A Love Letter On The 14th

I write you a love letter that needs to be read today. A love letter that I’m sure you haven’t read before.

I sometimes take you for granted and forget your importance. But you reminded me recently how life would be very different without you. You sent a messenger to deliver your message, to remind me how invaluable you are.

It was a short message, only 28 words. But those few short words were all I needed.

28 words written on parchment that only until recently did I remember to not take for granted.

“All persons born or naturalized in the United States, and subject to the jurisdiction thereof, are citizens of the United States and of the state wherein they reside.”

That’s the opening statement for the 14th amendment. The amendment that without it, my life living within the United States would have been very different.

It’s those 28 words that opened up doors for me. Those words gave judgement on whether I would be living out loud, living in the shadows or living in any other place than the greatest country in the world.The same country that gave the world light bulbs and airplanes, Google, Martin Luther King, Serena Williams, Maya Angelou and Beyonce. You see where I’m going with this?

As a first generation Latina I always understood how different things would have been for me had I not been born in a hospital in a tiny town in California. I understood that the only thing standing between me and a very different quality of life was 500 miles away. I understood that I was receiving a great education and that it was free and that that was a luxury afforded to me because I lived as a citizen within these borders.

I was grateful again when I became a mother because I knew that the shame I carried for being a single mother was a small price as compared to what women in other countries have to pay. I was allowed to raise my son, I was allowed agency over my body. That is a luxury I have as a citizen of this country.

But those luxuries would not have been afforded to me had it not been for the men and women that made sacrifices and fought for that significant change in American law.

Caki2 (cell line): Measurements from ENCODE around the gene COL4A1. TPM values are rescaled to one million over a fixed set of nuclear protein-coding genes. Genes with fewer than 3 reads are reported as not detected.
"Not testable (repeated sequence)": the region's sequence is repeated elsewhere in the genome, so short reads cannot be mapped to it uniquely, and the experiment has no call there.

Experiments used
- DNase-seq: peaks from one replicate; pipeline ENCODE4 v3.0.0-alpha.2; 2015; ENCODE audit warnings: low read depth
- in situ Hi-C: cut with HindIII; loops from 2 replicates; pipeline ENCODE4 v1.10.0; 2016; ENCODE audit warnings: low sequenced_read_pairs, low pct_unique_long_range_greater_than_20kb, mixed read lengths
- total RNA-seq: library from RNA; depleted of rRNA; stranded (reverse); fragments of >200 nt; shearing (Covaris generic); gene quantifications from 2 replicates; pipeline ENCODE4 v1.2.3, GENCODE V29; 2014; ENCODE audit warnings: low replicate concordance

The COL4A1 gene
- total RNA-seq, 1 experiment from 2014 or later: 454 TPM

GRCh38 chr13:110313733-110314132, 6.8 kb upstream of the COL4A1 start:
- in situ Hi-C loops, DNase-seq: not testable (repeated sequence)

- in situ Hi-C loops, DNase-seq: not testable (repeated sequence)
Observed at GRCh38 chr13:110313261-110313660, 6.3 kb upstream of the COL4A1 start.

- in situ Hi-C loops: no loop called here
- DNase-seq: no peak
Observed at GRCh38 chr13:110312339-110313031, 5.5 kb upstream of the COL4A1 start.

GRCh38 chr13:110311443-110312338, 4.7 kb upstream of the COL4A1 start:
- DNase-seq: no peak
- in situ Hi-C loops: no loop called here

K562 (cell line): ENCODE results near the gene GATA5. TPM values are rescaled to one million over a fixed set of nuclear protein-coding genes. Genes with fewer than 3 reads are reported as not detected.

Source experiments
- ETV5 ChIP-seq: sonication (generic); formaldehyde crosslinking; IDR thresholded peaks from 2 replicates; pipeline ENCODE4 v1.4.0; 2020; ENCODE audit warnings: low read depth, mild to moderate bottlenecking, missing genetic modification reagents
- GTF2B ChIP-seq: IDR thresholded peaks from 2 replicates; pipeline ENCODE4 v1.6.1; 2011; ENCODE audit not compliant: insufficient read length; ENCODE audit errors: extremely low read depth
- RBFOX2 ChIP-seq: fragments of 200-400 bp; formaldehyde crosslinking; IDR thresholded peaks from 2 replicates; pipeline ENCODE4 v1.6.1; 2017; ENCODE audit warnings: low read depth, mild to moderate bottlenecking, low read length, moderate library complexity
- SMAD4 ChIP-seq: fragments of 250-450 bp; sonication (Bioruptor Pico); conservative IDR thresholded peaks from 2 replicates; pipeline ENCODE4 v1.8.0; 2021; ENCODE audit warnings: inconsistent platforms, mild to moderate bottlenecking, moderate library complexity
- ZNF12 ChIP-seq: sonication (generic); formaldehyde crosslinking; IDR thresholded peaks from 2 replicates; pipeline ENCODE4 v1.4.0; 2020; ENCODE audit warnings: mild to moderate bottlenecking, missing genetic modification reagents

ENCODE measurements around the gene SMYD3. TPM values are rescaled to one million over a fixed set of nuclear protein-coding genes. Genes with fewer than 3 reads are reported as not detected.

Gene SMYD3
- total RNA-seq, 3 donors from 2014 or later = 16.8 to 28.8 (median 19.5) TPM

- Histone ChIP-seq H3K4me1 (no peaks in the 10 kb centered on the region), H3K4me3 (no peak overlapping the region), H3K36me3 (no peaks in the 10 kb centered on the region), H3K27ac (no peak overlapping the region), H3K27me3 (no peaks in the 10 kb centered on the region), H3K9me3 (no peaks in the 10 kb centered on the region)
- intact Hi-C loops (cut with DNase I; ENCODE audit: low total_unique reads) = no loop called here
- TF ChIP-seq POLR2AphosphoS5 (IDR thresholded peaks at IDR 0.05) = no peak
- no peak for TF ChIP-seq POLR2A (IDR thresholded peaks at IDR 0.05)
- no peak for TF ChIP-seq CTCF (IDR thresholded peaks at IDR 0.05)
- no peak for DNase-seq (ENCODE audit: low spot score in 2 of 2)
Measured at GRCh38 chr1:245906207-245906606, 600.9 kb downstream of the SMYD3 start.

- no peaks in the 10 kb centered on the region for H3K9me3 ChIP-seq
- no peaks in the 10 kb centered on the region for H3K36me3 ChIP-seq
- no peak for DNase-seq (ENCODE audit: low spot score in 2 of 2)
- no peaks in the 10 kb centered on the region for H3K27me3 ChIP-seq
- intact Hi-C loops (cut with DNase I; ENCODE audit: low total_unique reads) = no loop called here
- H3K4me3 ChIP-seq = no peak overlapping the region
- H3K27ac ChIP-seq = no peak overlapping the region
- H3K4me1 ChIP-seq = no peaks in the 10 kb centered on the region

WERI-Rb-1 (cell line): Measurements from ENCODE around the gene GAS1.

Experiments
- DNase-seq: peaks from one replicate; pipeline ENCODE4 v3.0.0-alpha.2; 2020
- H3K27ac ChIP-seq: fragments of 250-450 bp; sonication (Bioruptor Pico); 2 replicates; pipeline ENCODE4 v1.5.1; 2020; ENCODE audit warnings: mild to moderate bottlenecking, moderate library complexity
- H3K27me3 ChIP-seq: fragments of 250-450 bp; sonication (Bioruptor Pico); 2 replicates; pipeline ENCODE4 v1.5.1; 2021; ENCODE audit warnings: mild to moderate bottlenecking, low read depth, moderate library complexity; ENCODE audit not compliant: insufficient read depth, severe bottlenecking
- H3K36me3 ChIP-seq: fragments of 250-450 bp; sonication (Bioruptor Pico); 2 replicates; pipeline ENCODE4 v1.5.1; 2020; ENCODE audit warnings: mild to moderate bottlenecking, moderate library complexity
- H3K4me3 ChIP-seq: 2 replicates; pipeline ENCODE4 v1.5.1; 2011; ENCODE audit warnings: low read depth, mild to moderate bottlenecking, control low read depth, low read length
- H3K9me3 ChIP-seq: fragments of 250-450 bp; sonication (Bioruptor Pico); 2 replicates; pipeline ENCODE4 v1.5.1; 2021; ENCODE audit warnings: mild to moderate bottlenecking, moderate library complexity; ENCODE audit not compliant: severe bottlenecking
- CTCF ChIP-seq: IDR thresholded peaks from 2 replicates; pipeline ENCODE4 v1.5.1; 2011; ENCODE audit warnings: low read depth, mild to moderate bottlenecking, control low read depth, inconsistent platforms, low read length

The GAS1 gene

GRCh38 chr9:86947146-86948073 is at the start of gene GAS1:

February 14 is valentines day, but it also marks the halfway mark of Black History Month.

You can’t talk about the accomplishments of African Americans without acknowledging the struggle generations of people went through to be accepted as fully human and citizens with rights as any other. We wouldn’t be able to laud the accomplishments of the greats without acknowledging the struggle of their ancestors.

Black History Month is not just for those that identify as African American. It’s not a time to just pay lip service to honoring the past without identifying how our history impacts our future.

Often times I’ve seen how Latinos forget that the struggle of Black America is our struggle too. Our issues are in tandem. If one group rises up, the other is pulled up with it. Progress is progress for all.

The 14th amendment is a birthright I have in this country to be accepted and treated like every citizen. Like generations before me, this birthright changed how my life turned out. And so it’s only fitting that today on the day we proclaim our love, that I proclaim my love for how 28 words ,a civil war, and years of praying on freedom altered my life course, hundreds of years later.

So with my birthright comes my responsibility to those generations that come after me. The same way the 14th amendment didn’t just change the lives of those freed slaves, I must live my life in a way that doesn’t just change life for myself but for people that come after me looking for the same hope of freedom.












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